So when people go crazy and lose control of themselves, then they start having children that they can’t take care of, you know, in countries where they’re desperate in the poorest places where the population explodes.  So, we know that, so, you know, we say oh, listen then appeal, let’s get a, let’s do this, let’s go have vasectomy, that won’t work.  What works is educated the women, look at the ideologies that says they shouldn’t be educated and start critiquing those and help those people critique them from their own sources, you know.  And, pollution, we know that means don’t pour your crap in the river, General Electric, you know, and they’re – clean it up if you did, you know, we know that too, and we just have to do it.  And war, oh, we really don’t have to do war, ‘cause we really don’t have to be frightened by governments and by war mongerers and governments that we need war because it’s very obvious if anybody thinks for a minute that war is not working, it hasn’t been working for fifty years, it simply doesn’t work.

Recorded on: June 1, 2007

Thurman talks about the major issues of the day and says that they are fixable if people put their minds to it.

In U.S. first, drug company faces criminal charges for distributing opioids

It marks a major shift in the government's battle against the opioid crisis.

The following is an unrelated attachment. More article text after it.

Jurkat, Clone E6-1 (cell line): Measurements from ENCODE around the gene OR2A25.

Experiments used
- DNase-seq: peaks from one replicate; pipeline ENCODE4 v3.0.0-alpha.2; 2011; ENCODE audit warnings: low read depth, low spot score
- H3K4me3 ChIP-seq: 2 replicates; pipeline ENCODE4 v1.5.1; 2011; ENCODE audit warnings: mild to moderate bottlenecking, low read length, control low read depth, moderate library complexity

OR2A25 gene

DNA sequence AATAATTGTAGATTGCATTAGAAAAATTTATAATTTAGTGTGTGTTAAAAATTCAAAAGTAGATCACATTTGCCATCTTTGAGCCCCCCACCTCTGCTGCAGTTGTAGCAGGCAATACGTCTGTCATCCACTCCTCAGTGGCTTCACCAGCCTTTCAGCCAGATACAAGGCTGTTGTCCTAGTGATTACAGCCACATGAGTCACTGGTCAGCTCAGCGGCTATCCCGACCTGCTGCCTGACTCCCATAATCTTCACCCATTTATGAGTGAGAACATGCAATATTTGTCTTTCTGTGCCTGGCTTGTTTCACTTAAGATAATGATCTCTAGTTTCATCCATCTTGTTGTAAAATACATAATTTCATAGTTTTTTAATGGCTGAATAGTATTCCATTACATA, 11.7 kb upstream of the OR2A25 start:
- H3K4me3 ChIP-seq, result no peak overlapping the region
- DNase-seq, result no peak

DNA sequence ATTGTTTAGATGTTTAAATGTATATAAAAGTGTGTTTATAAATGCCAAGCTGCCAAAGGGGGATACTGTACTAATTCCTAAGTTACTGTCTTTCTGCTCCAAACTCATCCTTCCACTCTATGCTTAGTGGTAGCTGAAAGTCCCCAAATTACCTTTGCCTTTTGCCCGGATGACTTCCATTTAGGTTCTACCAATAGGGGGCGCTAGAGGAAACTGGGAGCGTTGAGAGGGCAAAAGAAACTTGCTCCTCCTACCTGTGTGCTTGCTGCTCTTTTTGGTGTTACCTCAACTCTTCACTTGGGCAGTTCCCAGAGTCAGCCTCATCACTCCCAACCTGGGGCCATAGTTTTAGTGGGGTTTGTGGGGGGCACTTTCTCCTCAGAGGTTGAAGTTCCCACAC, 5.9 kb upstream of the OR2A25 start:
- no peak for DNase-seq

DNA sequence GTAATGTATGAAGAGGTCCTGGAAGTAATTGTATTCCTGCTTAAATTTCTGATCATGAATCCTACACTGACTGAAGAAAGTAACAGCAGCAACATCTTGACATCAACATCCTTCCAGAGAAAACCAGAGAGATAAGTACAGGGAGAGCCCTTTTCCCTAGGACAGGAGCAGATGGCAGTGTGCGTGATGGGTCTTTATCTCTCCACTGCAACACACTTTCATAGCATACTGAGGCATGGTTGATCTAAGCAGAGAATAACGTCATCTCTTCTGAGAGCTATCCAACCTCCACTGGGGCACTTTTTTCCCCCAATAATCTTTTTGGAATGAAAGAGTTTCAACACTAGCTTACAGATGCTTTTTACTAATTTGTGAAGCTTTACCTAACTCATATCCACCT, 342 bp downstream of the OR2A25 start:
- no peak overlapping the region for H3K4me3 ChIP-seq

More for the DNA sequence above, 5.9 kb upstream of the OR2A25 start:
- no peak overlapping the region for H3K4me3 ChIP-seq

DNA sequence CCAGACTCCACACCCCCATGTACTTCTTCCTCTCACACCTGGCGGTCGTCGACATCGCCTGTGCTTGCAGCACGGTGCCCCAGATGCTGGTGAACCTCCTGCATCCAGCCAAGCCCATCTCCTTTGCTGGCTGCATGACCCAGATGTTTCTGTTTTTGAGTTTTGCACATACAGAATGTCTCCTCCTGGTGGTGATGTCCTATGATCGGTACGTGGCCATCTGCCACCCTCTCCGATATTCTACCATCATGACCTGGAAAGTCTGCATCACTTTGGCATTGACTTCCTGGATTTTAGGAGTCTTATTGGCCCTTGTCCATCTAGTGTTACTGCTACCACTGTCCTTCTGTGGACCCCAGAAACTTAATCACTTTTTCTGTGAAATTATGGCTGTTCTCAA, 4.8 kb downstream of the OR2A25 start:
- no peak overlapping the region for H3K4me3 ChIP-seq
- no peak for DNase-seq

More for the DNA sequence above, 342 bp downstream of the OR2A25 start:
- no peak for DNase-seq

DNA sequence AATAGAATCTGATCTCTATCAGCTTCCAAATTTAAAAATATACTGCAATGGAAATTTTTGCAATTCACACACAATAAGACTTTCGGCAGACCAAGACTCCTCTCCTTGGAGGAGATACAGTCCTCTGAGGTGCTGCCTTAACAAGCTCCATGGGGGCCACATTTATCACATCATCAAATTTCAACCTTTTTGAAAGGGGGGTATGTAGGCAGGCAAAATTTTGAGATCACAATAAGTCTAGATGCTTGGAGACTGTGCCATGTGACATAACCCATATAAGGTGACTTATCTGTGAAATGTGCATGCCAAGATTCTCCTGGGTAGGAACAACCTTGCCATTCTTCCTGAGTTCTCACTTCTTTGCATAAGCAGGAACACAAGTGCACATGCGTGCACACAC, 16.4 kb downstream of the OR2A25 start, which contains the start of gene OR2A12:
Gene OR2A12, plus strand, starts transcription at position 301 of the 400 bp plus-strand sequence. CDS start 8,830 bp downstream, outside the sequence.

George Frey/Bloomberg via Getty Images
Politics & Current Affairs
  • The nation's sixth-largest drug distributor is facing criminal charges related to failing to report suspicious drug orders, among other things.
  • It marks the first time a drug company has faced criminal charges for distributing opioids.
  • Since 1997, nearly 222,000 Americans have died from prescription opioids, partly thanks to unethical doctors who abuse the system.
Keep reading Show less

'Upstreamism': Your zip code affects your health as much as genetics

Upstreamism advocate Rishi Manchanda calls us to understand health not as a "personal responsibility" but a "common good."

Sponsored by Northwell Health
  • Upstreamism tasks health care professionals to combat unhealthy social and cultural influences that exist outside — or upstream — of medical facilities.
  • Patients from low-income neighborhoods are most at risk of negative health impacts.
  • Thankfully, health care professionals are not alone. Upstreamism is increasingly part of our cultural consciousness.
Keep reading Show less

Calling out Cersei Lannister: Elizabeth Warren reviews Game of Thrones

The real Game of Thrones might be who best leverages the hit HBO show to shape political narratives.

Photo credit: Mario Tama / Getty Images
Politics & Current Affairs
  • Sen. Elizabeth Warren argues that Game of Thrones is primarily about women in her review of the wildly popular HBO show.
  • Warren also touches on other parallels between the show and our modern world, such as inequality, political favoritism of the elite, and the dire impact of different leadership styles on the lives of the people.
  • Her review serves as another example of using Game of Thrones as a political analogy and a tool for framing political narratives.
Keep reading Show less